Sexual Liberation and
|‘The first draft of a great work’|
E. Michael Jones
Americans had always tended to be a superficial lot, fumbling among the patrimony of the Western tradition like a cargo cult without a can-opener. And this same impatience characterized the founding of modern psychology. (p. 105)
Three years before Carl Rogers’ paper on encounter groups circulated among the nuns in Los Angeles, on April 17, 1962, Abraham Maslow gave a lecture to a group of nuns at Sacred Heart, a Catholic women’s college in Massachusetts. Maslow noted in a diary entry of the same date that the talk had been very “successful,” but he found that very fact troubling. “They shouldn’t applaud me,” he wrote, “they should attack. If they were fully aware of what I was doing, they would.”
Just why the nuns should have attacked him becomes evident from a reading of other journal entries written around the same time. Maslow was aware that encounter groups were toxic for Catholics in general and especially toxic for Catholic religious. Anyone who promoted encounter groups among Catholics was promoting ipso facto their demise as Catholics, even if he did so in the name of liberation and with that as his intent. For the liberal Jew or Protestant, the nun was the textbook case of someone in need of “liberation” and in the context of Catholic religious life and the vows upon which it was based, liberation could only mean annihilation. (p. 472)
The effectiveness of the encounter group was based on the deliberate violation of the sexual inhibitions which made everyday life possible. When the inhibitions dropped, the emotion which flooded in to fill the vacuum seemed a lot like the love which Christians were supposed to practice on their neighbors, when in point of fact it was more akin to unfettered libido, which could now be used by the facilitator as the energy which brought about the social engineering they desired. Maslow was never shy in proposing sexual activity as a form of social engineering. In a passage which appeared in his book Eupsychian Management (but was subsequently deleted by the editors who reissued it in 1998 as Maslow on Management), Maslow said:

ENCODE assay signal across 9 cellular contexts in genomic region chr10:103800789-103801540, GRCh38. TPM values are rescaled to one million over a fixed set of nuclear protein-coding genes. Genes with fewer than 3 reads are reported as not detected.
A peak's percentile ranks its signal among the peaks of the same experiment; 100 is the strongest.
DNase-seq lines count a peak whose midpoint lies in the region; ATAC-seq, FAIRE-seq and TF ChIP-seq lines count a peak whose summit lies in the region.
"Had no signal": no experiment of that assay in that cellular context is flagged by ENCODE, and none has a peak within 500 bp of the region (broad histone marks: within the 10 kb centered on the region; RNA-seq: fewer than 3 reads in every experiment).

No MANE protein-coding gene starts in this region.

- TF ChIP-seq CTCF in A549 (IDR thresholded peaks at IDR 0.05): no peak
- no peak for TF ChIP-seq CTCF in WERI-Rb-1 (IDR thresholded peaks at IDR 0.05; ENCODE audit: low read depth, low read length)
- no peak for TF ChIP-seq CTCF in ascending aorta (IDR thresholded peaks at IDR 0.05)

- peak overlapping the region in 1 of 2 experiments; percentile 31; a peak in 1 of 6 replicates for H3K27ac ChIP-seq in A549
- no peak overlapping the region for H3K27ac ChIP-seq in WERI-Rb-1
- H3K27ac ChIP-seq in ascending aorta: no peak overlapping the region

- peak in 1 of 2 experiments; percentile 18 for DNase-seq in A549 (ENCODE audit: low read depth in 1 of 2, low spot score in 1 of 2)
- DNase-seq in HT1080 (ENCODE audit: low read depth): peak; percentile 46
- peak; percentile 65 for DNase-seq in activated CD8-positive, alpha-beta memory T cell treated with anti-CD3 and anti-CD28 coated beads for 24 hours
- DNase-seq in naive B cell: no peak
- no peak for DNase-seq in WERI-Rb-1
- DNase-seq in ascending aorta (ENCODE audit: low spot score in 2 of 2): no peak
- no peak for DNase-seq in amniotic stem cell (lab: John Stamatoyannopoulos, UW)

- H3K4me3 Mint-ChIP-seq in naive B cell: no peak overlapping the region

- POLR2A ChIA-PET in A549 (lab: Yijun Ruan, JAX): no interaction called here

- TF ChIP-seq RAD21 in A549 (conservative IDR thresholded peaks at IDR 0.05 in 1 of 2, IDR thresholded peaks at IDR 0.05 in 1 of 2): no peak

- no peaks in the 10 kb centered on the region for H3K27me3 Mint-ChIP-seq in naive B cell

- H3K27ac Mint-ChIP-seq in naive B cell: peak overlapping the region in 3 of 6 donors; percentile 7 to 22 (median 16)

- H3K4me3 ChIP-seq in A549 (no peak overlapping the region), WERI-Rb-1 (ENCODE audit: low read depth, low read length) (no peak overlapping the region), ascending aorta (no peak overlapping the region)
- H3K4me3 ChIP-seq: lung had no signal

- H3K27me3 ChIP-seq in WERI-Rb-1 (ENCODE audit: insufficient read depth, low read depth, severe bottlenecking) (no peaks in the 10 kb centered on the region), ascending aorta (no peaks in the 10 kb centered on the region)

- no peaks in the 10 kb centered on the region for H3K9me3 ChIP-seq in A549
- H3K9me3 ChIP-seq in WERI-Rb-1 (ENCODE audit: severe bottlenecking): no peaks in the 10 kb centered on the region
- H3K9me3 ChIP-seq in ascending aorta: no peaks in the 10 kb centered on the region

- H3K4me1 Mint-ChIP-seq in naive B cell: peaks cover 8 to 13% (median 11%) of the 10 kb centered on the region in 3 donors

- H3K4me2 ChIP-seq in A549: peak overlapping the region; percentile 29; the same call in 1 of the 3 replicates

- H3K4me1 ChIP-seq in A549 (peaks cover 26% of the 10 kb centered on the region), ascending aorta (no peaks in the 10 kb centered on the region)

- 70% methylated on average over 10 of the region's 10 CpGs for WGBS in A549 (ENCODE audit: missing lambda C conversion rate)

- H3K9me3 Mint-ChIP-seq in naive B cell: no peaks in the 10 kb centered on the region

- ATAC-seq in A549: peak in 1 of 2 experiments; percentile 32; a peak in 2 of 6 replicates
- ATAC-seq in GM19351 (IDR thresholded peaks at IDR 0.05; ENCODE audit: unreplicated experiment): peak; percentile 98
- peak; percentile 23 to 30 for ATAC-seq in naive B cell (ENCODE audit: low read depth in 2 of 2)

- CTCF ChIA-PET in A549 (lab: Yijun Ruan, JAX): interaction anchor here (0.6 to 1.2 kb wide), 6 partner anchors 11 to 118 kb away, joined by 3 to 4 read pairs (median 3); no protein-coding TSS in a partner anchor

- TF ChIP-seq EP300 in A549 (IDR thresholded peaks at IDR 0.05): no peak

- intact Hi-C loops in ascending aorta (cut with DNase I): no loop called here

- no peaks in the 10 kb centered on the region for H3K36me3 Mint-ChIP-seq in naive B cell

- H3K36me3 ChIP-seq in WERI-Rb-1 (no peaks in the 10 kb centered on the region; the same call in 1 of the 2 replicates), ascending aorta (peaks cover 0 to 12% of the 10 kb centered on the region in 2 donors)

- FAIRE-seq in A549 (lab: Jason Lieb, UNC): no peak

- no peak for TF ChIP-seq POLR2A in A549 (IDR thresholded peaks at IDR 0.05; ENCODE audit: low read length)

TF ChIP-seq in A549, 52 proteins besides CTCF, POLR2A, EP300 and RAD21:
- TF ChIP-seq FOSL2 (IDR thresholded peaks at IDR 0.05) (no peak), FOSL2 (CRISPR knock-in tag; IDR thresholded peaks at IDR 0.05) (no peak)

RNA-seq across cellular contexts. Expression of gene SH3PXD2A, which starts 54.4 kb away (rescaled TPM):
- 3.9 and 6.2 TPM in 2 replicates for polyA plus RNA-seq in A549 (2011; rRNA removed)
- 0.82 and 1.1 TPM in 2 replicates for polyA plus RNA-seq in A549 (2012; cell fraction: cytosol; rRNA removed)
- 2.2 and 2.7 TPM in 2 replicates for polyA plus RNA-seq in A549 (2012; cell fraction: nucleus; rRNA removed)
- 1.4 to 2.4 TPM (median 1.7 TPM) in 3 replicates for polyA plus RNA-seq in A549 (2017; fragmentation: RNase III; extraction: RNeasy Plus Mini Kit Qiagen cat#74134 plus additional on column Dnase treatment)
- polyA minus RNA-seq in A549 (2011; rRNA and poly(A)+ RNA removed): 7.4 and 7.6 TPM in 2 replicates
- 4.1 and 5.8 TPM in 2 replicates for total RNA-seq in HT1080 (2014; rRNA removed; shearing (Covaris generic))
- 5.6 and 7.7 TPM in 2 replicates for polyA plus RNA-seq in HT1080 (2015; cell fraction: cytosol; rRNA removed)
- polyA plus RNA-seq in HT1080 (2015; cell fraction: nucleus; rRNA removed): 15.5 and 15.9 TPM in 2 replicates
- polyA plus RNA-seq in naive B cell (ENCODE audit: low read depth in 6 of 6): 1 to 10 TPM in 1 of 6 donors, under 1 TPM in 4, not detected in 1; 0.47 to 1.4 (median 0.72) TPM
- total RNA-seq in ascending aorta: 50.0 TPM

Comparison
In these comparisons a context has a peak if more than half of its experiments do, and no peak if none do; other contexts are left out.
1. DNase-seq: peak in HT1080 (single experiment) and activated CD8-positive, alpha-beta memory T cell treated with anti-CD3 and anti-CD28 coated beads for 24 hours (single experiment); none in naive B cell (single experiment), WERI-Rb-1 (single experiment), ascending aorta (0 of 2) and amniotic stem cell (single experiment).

It always struck me as a very wise kind of thing that the lower-class Negroes did, as reported in one study, in Cleveland, Ohio. Among those Negroes the sexual life began at puberty. It was the custom for an older brother to get a friend in his own age grade to break in his little sister sexually when she came of a suitable age. And the same thing was done on the girl’s side. A girl who had a younger brother coming into puberty would seek among her own girl friends for one who would take on the job of initiating the young boy into sex in a nice way. This seems extremely sensible and wise and could also serve highly therapeutic purposes in various other ways as well. I remember talking with Alfred Adler about this in a kind of joking way, but then we both got quite serious about it, and Adler thought that his sexual therapy at various ages was certainly a very fine thing. As we both played with the thought we envisaged a kind of social worker in both sexes, who was very well trained for this sort of thing, sexually but primarily as a psychotherapist in giving therapy literally on the couch, that is for mixing in the beautiful and gentle sexual initiation with all the goals of psychotherapy. (p. 473)
The sexual revolution was in full swing, and its initial message seemed to be: If it feels good, go with it.
[Father] Kieser was not only caught up in the cultural revolution of the 1960s, he was witnessing the engine which drove it first-hand, and yet he remained blind to what was right in front of his eyes. Wilhelm Reich could have explained it to him. Adultery and religious vows don’t mix. People involved in both have to choose eventually one or the other. Since sex of this sort is highly addictive, the choice often goes against the vows religious made to serve the Church. Sex was the best way of “liberating” nuns from the their convents. As Leo Pfeffer would say in 1976, the cultural revolution of the ’60s was a battle between the Enlightenment (as espoused by liberal Protestants and Jews) and the Catholic Church. Sex was simply the most effective weapon the Enlightenment would bring to bear in this battle. Reich had explicated the use of sex as a way of destroying religious faith, especially among the clergy, in his magnum opus of sexual politics, The Mass Psychology of Fascism which was undergoing a revival around the same time that Kieser was puzzling over Sister Genevieve’s behavior. But Kieser hadn’t read Reich, and even if he had he was probably incapable of understanding it. The reason is simple enough.... Kieser had so adopted the psychological categories of his oppressors, he couldn’t understand what was happening right in front of his eyes to Sister Genevieve and her order. (c.p. 476) 605